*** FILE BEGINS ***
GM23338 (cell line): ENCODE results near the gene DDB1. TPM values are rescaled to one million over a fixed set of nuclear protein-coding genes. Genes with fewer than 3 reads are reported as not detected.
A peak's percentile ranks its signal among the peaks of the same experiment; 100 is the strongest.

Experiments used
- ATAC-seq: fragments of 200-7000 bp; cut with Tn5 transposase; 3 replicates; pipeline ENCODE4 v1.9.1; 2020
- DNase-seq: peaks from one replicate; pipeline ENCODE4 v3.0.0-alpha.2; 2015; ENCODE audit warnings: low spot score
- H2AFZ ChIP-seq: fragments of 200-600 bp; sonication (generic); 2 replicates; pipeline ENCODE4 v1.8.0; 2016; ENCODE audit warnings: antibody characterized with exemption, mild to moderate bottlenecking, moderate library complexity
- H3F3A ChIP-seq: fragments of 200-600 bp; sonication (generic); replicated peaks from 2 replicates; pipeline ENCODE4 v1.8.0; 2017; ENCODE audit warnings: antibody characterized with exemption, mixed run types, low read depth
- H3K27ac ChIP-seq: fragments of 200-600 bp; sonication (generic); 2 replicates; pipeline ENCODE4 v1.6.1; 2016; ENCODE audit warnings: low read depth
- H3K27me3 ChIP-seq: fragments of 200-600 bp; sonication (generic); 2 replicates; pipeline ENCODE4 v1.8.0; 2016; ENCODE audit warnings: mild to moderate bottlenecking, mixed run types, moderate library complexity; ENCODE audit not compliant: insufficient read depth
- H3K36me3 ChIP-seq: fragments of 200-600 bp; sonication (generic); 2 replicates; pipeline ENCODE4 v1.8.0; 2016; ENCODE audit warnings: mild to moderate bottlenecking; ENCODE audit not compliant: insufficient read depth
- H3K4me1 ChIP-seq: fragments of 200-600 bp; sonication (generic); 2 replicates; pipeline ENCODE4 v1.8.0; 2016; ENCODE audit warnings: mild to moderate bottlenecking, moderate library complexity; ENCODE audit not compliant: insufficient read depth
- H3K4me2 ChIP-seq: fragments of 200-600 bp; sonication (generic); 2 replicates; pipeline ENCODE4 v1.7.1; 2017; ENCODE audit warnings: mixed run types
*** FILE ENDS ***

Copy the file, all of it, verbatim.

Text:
GM23338 (cell line): ENCODE results near the gene DDB1. TPM values are rescaled to one million over a fixed set of nuclear protein-coding genes. Genes with fewer than 3 reads are reported as not detected.
A peak's percentile ranks its signal among the peaks of the same experiment; 100 is the strongest.

Experiments used
- ATAC-seq: fragments of 200-7000 bp; cut with Tn5 transposase; 3 replicates; pipeline ENCODE4 v1.9.1; 2020
- DNase-seq: peaks from one replicate; pipeline ENCODE4 v3.0.0-alpha.2; 2015; ENCODE audit warnings: low spot score
- H2AFZ ChIP-seq: fragments of 200-600 bp; sonication (generic); 2 replicates; pipeline ENCODE4 v1.8.0; 2016; ENCODE audit warnings: antibody characterized with exemption, mild to moderate bottlenecking, moderate library complexity
- H3F3A ChIP-seq: fragments of 200-600 bp; sonication (generic); replicated peaks from 2 replicates; pipeline ENCODE4 v1.8.0; 2017; ENCODE audit warnings: antibody characterized with exemption, mixed run types, low read depth
- H3K27ac ChIP-seq: fragments of 200-600 bp; sonication (generic); 2 replicates; pipeline ENCODE4 v1.6.1; 2016; ENCODE audit warnings: low read depth
- H3K27me3 ChIP-seq: fragments of 200-600 bp; sonication (generic); 2 replicates; pipeline ENCODE4 v1.8.0; 2016; ENCODE audit warnings: mild to moderate bottlenecking, mixed run types, moderate library complexity; ENCODE audit not compliant: insufficient read depth
- H3K36me3 ChIP-seq: fragments of 200-600 bp; sonication (generic); 2 replicates; pipeline ENCODE4 v1.8.0; 2016; ENCODE audit warnings: mild to moderate bottlenecking; ENCODE audit not compliant: insufficient read depth
- H3K4me1 ChIP-seq: fragments of 200-600 bp; sonication (generic); 2 replicates; pipeline ENCODE4 v1.8.0; 2016; ENCODE audit warnings: mild to moderate bottlenecking, moderate library complexity; ENCODE audit not compliant: insufficient read depth
- H3K4me2 ChIP-seq: fragments of 200-600 bp; sonication (generic); 2 replicates; pipeline ENCODE4 v1.7.1; 2017; ENCODE audit warnings: mixed run types